Social sector slams decision to extend ‘dehumanising’ cashless welfare card
10 December 2020 at 8:51 am
“The Morrison government has failed Aboriginal and Torres Strait Islander people once again,” one community leader says.
Community groups are dismayed by the Senate’s decision to extend the cashless welfare card for a further two years, warning this will have damaging consequences for Indigenous people in particular.
The federal government failed to win support for legislation to make the card permanent in four trial sites and extend it to the Northern Territory, but an amended bill was able to pass the Senate in the early hours of Thursday morning.
Centre Alliance senator Stirling Griff abstained from voting in exchange for a two-year extension that makes it optional for people in the NT – currently on another form of income management – to join the scheme.
The social sector, Labor and The Greens are strongly opposed to the card – which locks 80 per cent of welfare payments onto a debit card and cannot be used to withdraw cash or be spent on alcohol or gambling – but the federal government believes it’s helped reduce drug and alcohol abuse in trial communities.
Sadly, the cashless debit card legislation has passed by one vote. Labor fought this legislation every step of the way. Thank you everyone for remaining strong against this discriminatory policy. We will keep fighting. #CashlessWelfareCard #CashlessDebitCard #auspol pic.twitter.com/PZ2gPpSJd4
— malarndirri mccarthy (@Malarndirri19) December 9, 2020
Community groups on Thursday condemned the decision to extend the card, which is targeted towards primarily Indigenous communities.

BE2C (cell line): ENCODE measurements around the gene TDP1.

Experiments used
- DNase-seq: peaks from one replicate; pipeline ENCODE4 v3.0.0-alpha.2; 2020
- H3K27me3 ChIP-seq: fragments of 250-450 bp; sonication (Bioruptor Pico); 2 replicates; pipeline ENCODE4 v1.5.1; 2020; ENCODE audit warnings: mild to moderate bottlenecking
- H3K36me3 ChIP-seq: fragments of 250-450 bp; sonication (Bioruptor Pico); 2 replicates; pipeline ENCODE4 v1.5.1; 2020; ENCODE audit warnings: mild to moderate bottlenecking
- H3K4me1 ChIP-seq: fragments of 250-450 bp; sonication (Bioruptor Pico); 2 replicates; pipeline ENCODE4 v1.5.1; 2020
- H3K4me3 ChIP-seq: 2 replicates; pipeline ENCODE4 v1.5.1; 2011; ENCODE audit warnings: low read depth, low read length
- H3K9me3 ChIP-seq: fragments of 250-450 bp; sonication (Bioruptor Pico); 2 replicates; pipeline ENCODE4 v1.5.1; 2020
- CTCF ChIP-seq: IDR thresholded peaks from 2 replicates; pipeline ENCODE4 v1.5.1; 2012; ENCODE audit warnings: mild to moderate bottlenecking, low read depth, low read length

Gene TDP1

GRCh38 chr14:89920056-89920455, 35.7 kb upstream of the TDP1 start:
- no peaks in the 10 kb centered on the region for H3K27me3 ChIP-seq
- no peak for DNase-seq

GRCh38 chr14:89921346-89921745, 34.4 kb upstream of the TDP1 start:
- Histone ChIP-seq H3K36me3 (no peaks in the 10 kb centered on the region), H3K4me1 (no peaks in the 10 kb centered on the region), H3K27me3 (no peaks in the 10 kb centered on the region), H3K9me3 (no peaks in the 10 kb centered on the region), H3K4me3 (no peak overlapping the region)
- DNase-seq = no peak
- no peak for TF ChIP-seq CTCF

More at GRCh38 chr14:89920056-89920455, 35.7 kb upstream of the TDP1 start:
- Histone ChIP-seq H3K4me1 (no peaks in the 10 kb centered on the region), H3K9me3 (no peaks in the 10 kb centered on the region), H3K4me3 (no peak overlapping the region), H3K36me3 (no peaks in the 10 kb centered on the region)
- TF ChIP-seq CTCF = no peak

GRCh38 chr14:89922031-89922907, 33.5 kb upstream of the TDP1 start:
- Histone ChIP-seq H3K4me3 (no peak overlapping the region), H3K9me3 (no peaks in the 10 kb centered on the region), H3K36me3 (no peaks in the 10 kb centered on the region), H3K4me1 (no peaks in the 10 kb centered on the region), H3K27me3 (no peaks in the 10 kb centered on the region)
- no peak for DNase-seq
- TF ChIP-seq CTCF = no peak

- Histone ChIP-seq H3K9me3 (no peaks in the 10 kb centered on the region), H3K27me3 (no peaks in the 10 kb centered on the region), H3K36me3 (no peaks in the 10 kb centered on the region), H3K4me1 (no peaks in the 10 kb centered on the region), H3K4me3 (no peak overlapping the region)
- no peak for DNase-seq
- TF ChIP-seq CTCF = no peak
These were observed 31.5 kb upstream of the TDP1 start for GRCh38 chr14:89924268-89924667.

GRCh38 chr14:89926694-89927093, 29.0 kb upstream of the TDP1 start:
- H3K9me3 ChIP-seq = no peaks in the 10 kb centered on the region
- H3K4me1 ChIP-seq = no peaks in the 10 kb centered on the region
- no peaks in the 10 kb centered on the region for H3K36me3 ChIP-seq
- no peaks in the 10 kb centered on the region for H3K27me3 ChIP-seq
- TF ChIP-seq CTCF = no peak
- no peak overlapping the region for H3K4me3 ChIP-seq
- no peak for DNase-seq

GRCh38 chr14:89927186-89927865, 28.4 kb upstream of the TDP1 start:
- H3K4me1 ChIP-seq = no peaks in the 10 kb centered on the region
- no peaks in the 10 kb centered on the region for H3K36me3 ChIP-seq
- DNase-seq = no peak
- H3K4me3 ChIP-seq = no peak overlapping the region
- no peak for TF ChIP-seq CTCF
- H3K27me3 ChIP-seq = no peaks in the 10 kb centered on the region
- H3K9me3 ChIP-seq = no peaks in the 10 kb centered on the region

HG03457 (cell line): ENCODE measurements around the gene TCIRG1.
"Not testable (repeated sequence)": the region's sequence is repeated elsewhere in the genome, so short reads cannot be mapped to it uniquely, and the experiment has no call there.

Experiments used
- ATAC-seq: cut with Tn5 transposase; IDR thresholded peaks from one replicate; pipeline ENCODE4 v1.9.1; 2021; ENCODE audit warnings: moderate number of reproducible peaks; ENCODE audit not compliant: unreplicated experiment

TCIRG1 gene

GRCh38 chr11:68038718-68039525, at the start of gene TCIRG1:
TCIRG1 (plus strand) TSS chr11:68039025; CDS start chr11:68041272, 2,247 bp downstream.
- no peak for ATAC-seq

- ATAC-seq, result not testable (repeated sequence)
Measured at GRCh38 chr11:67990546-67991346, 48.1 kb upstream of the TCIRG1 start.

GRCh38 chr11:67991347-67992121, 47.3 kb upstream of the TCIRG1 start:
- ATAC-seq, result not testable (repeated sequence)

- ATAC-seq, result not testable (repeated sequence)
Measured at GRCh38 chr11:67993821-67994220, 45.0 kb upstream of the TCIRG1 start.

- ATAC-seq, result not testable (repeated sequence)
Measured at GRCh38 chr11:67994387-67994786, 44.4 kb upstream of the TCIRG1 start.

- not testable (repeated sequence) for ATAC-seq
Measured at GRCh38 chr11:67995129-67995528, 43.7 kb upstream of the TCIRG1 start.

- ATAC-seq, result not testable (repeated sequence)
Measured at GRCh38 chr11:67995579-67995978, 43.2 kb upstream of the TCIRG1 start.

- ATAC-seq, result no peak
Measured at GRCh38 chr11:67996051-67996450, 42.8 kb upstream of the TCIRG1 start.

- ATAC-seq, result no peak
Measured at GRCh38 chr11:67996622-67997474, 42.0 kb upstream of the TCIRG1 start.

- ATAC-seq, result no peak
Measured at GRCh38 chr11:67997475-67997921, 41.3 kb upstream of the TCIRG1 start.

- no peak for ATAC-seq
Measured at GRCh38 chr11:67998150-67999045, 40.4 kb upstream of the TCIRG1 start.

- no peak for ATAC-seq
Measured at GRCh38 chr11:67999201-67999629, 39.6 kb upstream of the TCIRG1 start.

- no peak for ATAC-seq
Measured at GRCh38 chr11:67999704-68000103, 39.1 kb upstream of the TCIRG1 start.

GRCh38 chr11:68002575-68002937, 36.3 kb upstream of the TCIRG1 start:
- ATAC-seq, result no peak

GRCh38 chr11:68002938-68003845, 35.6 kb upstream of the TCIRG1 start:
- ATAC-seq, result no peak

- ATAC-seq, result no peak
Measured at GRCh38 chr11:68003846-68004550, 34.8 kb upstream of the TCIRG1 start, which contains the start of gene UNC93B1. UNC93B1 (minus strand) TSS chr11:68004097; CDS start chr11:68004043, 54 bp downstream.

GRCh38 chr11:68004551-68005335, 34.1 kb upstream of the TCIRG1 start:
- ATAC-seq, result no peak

Australian Council of Social Service CEO Dr Cassandra Goldie said it was terrible to extend the card while the country is experiencing a recession.
“This card discriminates against Aboriginal and Torres Strait Islander peoples, is impractical, demeaning, unproven and expensive,” Goldie said.
“Instead of punishing people for being on a low income, the government should be working with First Nations People to deliver community-led solutions as well as permanently lifting income support payments so everyone can cover the basics.”
Josephine Langbien, a senior lawyer at the Human Rights Law Centre, said compulsory income schemes did not help vulnerable people.
“The Morrison government has failed Aboriginal and Torres Strait Islander people once again,” Langbien said.
“Compulsory income control in any form only serves to make life harder for people and families who have already experienced over 10 years of discriminatory social security policies.”
Nolan Hunter, Amnesty International Australia Indigenous rights lead, added that First Nations people were being treated like second-class citizens.
“The [card] is dehumanising and attempts, unsuccessfully, to treat the symptoms of colonialism and dispossession,” Hunter said.
“What we need from government is to trust Aboriginal and Torres Strait Islanders to know what’s best for us and to support us in community-led solutions.”
Greens Senator Rachel Siewert, a long-time critic of the card, slammed the Centre Alliance for allowing the bill to pass despite opposing it in the lower house.
She said the party has “hoodwinked and misled” those on the card.
“They’ve assured voters for weeks now they would not support this racist, punitive bill and tonight they flipped on that promise, devastating thousands,” Siewert said.
“The [card] could have ended tonight. Instead people in the trial sites will be subjected to income management for another two years.”